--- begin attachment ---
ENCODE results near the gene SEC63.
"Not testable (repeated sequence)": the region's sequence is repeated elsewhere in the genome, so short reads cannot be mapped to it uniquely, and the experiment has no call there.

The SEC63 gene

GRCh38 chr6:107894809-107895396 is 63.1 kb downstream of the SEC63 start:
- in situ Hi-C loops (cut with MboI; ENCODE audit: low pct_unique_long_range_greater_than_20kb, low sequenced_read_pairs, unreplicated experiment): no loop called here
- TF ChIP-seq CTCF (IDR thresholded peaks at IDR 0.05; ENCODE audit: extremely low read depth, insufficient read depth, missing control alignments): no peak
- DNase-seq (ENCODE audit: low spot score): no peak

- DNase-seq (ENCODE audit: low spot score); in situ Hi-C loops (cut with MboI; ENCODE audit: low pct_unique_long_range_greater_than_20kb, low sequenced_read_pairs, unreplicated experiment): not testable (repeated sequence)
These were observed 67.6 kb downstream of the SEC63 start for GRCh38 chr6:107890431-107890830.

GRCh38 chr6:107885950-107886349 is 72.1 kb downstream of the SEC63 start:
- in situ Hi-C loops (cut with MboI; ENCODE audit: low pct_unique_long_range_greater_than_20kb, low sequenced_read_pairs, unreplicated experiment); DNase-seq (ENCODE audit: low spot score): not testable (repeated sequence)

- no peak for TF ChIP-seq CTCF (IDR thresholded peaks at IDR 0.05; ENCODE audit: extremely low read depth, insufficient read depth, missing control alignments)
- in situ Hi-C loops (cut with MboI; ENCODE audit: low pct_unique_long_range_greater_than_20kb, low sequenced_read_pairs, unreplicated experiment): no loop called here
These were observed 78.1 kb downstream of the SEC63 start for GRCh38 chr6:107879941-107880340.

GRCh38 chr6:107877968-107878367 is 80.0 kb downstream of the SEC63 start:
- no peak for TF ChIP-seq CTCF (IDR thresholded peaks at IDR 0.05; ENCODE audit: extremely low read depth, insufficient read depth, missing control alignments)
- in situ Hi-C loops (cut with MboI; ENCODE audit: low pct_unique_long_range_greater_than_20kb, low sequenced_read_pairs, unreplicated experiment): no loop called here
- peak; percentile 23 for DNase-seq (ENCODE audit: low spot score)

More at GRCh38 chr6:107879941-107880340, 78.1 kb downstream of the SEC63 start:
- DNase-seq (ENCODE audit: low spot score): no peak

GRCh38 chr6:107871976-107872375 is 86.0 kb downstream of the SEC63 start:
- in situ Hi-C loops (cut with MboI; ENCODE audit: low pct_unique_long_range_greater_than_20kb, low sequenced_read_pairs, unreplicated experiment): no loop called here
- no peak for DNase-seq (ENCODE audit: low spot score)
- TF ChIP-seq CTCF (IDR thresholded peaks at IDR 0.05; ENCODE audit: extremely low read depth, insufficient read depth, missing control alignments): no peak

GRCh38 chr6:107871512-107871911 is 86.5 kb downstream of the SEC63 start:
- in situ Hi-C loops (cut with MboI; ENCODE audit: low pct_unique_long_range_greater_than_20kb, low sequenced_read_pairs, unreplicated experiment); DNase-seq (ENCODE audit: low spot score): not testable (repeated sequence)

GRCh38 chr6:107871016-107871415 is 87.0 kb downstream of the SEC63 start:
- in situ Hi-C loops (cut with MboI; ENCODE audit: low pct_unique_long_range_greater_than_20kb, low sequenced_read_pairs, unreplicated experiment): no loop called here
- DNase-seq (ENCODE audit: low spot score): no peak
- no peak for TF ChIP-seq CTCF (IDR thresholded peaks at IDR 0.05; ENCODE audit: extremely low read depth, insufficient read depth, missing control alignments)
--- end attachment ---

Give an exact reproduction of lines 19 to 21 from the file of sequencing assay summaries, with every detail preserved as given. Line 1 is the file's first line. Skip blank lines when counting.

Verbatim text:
More at GRCh38 chr6:107879941-107880340, 78.1 kb downstream of the SEC63 start:
- DNase-seq (ENCODE audit: low spot score): no peak

GRCh38 chr6:107871976-107872375 is 86.0 kb downstream of the SEC63 start: